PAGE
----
W3C home > Mailing lists > Public > www-style@w3.org > October 2008

Re: Selectors in jQuery

From: John Resig <jresig@mozilla.com>
Date: Thu, 9 Oct 2008 07:58:28 -0700 (PDT)
To: Daniel Glazman <daniel.glazman@disruptive-innovations.com>
Cc: www-style@w3.org
Message-ID: <13867588.252681223564308747.JavaMail.root@cm-mail02.mozilla.org>

Hi Daniel -

Thanks for taking the time to look these over. Comments below.

> missing
> -------
> :nth-last-child()
> :nth-of-type()
> :nth-last-of-type()
> :first-of-type
> :last-of-type
> :only-of-type
> :lang()
> :root

I should note that all of these are selectors that are possible to implement but we opt not to (root might make a comeback, since jQuery is seeing a lot of use in XML documents - but it's still very rare that someone doesn't know the name of the root element).

> :link
> :visited
> :active
> :hover
> :focus
> :target

These are much harder to implement as we either A) Don't have enough information provided by the browser to implement them properly or B) Would have to introduce undue catches to make sure they work (like attaching a global mouseover/mouseout handler to make :hover works).

> A few observations:
> 
> - :even is redundant with :nth-child(even)
> - :odd is redundant with :nth-child(odd)
> - :gt(n) and :lt(n) are redundant with combinations of :not()
>    and :nth-child() but are far easier to manage if n is high

There is also :first and :last - and no they are not equivalent to using nth-child. They are scoped to the entire matched selector - for example doing 'div:first' would find the first div on the page - not all divs that are the first child element.

This might be much harder to implement in current CSS selector engines, but not impossible.

> - :header is just a html-centric convenience for a group of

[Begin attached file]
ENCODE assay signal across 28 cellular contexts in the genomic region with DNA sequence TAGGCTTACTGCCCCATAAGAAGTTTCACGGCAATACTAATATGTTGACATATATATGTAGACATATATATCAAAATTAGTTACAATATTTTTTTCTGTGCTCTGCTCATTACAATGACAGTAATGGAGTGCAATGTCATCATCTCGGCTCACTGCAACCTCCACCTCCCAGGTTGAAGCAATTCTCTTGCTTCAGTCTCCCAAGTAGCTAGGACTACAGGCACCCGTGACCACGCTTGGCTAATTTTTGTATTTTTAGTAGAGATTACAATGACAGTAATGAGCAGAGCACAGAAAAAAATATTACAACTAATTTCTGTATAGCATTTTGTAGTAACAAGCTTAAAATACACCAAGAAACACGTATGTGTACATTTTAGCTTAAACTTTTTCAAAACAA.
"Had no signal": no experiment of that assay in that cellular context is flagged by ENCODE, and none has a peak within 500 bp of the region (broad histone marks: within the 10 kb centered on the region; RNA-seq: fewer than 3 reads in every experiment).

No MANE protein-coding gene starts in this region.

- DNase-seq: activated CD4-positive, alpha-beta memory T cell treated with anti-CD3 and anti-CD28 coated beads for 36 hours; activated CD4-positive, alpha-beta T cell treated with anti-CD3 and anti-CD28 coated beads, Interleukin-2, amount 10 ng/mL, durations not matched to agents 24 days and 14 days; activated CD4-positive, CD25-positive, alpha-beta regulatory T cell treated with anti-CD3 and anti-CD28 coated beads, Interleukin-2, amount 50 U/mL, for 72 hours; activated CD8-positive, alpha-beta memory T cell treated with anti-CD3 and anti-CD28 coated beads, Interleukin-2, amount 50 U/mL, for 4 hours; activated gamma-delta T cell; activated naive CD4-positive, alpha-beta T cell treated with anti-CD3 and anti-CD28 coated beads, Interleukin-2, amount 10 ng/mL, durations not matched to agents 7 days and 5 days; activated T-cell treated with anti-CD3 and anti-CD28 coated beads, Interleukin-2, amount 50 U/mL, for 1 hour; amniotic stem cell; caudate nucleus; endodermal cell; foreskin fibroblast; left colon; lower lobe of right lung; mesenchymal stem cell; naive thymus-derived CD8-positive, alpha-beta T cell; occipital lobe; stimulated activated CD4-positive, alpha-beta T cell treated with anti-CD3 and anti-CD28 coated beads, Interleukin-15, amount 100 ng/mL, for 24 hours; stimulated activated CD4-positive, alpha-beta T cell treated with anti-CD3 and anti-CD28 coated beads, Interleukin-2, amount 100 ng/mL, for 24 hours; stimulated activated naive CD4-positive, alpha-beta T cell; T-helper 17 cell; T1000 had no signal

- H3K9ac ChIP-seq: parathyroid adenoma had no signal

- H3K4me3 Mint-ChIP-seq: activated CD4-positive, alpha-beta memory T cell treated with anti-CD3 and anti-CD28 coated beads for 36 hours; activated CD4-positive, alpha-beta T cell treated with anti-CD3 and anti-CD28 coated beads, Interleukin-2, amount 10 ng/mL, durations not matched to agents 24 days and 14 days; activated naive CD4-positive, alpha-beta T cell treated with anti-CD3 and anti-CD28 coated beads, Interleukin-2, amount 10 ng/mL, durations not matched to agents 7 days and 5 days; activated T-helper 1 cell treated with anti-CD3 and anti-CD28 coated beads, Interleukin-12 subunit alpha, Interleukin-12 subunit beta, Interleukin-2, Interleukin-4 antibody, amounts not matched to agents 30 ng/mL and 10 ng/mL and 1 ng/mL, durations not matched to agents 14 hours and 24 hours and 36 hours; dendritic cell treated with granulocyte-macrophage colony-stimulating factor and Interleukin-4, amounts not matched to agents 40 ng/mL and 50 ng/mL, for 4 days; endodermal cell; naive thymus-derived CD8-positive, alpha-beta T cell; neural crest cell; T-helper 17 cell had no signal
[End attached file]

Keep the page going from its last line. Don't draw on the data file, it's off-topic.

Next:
>    selectors

Sure, but it helps to make things like the construction of TOCs very simple.

  #body > :header

Previously one would have to write:

  #body > h1, #body > h2, #body > h3, #body > h4, #body > h5, #body > h6

> - :animated is a weird thing since it relies on currently executed
>    scripts or CSS transitions, making a rule dependent on the
> computed
>    value of a property

I wouldn't worry about this one too much - although if the CSS Transforms spec gets closer to fruition perhaps it would be a larger concern.

> - :contains() was included in the old CSS 3 Selectors draft

Correct. I think we borrowed it from there and it's been relatively useful to us.

> - :has() is an old request of the community

Hugely useful - definitely one of the most useful extensions we include. It makes the construction of menus an absolute breeze.

  ul:has(ul)

> - :parent is redundant with :not(:empty)

Yep.

> - :hidden and :visible can also be dependant on the computed
>    value of CSS properties (BTW, display and/or visibility ?)

Correct (and we check both display and visibility). It seems like this would be an addition that would be better-suited to a specific API (like the Selectors API).

> - the last additions are just shortcuts for lightly more complex
>    selectors

Not so in all cases.

These are all shortcuts for [type=FOO]
> :text,
> :password,
> :radio,
> :checkbox,
> :submit,
> :image,
> :reset,
> :file 

But these are more complicated:

> :input,

This is equivalent to (textarea, input, select, button)
 
> :button

And this is equivalent to ([type=button], button)